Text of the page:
• If they were clever the SNP would offer all people newly moved to Scotland the right to vote in an independence referendum and the right to a Scottish passport if successful, thus all the English and Welsh who are desperate to stay in the EU would have the option to sell up and move to Scotland (which is underpopulated) to regain their Freedom of Movement. Of course, many might find they rather like it in Scotland. How the Scot Nat’s would feel about an invasion of the English is another matter but I suspect that all would be forgiven if they got their freedom and then regained EU membership (when many of the English would anyway bugger off to the Costas et al). All the extra tax revenue might also help the SNP out in meeting EU fiscal targets. Never know, Mr Raw, you might find me as your next door neighbour.

  • I detect no appetite for any move to a federal U.K. outside the Lib Dems and can’t see how the party could persuade the necessary numbers of people needed to make it so prior to the pressure for a further referendum on Scottish indepedence leading to the inevitable, but park that for a moment.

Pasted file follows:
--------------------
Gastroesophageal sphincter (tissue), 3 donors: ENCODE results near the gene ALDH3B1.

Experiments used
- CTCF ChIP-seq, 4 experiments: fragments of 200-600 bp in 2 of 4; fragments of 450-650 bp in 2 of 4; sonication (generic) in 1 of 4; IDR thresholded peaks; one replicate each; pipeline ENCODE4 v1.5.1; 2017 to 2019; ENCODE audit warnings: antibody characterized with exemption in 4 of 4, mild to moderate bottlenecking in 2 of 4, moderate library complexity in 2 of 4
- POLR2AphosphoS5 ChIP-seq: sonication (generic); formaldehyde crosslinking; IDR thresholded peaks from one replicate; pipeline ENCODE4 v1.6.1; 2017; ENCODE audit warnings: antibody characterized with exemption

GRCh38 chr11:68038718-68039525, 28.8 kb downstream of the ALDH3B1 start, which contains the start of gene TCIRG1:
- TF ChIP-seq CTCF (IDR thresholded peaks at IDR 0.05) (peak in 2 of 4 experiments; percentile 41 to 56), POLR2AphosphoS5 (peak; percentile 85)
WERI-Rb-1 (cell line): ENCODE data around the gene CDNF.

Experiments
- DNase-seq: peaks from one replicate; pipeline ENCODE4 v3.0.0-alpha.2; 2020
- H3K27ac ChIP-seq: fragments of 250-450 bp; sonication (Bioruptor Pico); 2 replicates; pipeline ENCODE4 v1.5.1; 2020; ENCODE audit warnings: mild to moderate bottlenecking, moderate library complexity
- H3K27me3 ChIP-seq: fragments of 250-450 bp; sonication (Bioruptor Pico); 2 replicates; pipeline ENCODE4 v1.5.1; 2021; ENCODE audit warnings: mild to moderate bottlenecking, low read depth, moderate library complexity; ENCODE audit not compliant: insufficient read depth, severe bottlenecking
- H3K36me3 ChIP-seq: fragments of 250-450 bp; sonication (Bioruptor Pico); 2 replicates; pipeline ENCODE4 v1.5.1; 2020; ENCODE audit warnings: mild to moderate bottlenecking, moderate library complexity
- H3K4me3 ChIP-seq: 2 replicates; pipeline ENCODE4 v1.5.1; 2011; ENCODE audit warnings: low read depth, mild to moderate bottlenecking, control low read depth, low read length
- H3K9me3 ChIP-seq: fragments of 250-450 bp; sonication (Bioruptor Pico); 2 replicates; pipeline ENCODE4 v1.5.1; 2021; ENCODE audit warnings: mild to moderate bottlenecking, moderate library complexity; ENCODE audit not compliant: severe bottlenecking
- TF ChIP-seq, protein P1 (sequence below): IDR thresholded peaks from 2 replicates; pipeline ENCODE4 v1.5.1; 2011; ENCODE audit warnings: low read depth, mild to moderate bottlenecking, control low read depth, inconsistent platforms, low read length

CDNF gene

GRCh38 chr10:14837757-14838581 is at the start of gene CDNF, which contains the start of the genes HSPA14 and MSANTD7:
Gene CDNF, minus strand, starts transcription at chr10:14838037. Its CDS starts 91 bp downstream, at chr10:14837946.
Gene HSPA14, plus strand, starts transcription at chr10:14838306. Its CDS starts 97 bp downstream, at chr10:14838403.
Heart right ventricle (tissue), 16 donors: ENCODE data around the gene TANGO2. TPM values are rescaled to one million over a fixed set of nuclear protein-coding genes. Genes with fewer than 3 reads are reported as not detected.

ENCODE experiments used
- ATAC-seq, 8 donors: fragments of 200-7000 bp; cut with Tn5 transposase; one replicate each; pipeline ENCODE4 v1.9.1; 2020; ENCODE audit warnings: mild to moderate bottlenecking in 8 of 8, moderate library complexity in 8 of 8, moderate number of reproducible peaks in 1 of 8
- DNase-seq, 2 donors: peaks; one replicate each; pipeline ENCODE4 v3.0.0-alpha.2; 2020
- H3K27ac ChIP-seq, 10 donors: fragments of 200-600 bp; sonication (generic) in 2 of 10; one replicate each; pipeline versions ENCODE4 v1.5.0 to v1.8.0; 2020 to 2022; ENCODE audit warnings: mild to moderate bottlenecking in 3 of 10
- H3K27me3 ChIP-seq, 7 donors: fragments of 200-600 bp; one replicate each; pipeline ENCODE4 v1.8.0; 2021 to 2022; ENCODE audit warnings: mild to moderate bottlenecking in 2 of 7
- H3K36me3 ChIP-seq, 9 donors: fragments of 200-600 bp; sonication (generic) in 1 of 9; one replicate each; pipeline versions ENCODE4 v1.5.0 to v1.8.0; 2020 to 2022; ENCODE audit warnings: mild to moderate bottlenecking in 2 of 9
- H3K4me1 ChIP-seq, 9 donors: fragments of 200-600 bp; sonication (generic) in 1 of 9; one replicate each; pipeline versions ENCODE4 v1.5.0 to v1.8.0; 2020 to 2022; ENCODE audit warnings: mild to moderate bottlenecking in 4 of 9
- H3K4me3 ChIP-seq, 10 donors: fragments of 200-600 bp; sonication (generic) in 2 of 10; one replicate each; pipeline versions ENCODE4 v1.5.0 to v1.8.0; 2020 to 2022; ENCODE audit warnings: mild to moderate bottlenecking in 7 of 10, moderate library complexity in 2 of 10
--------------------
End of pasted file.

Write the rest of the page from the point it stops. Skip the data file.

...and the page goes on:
As I understand it, the model the party has in mind is for Scotland, Northern Ireland and Wales to exist as federal states yet England gets divided into regions. Question in reality do you actually think the English population would accept that….ever?

  • Daniel Walker 30th Aug '20 - 6:19pm

    @Tynan “Question in reality do you actually think the English population would accept that….ever?

    I’m pretty sure the Yorkshire and Cornish population would….

  • I beg to differ, people of Yorkshire are a cany lot, I’ve lived there for past 15 years and whilst they do have a very strong regional identity, they are not daft enough to put themselves at a disadvantage. Cornwall I don’t know so well, but still I can’t see there ever being a majority of the English who would want that model. Having England as one federal state among four or carving the others in to regions as well, maybe, but not carve England up leave the others in place. I see no benefit to England or the English in such a model, I thinkt it would be a very hard sell, I just can’t see that ever happening.